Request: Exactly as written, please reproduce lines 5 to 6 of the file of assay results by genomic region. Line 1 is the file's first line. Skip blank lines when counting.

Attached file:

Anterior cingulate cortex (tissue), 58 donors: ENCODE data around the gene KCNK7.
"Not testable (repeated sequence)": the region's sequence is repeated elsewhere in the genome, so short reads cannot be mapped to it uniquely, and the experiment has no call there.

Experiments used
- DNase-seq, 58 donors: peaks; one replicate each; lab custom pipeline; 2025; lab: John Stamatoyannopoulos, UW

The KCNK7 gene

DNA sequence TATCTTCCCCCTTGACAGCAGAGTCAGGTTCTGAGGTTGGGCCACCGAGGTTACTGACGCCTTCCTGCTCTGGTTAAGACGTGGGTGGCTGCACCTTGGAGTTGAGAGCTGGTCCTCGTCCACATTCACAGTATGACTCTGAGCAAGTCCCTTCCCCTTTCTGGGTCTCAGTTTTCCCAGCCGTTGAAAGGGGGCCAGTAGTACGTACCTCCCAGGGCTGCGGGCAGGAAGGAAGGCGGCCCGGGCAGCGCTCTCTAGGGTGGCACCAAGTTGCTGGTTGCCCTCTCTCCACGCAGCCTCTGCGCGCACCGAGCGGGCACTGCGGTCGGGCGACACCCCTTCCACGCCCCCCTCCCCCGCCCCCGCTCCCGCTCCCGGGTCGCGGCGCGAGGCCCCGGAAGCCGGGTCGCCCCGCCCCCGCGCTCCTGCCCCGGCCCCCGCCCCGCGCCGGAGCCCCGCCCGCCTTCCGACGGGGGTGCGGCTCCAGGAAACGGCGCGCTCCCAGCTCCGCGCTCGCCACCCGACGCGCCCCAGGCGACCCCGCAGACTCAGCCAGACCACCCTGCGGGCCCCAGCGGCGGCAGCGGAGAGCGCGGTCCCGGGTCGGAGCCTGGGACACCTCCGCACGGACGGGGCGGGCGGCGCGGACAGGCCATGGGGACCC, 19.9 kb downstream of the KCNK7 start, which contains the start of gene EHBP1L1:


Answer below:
The KCNK7 gene

DNA sequence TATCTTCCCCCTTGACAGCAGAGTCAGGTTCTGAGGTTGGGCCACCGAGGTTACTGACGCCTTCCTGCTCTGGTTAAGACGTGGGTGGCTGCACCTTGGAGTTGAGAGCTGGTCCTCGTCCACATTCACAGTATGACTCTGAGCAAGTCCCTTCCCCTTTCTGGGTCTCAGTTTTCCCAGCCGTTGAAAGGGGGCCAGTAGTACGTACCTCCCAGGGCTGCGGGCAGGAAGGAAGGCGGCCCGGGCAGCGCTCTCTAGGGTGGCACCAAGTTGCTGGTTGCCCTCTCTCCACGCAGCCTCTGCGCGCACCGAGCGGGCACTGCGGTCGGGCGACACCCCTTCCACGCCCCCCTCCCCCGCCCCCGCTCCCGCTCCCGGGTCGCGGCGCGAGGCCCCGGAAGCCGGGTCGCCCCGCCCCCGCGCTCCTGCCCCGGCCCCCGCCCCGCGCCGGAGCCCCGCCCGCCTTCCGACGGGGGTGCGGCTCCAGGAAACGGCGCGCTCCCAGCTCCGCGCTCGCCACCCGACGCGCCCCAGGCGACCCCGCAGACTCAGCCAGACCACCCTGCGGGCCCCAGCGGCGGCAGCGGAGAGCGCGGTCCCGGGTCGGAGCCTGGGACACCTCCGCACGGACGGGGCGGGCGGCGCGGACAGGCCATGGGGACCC, 19.9 kb downstream of the KCNK7 start, which contains the start of gene EHBP1L1: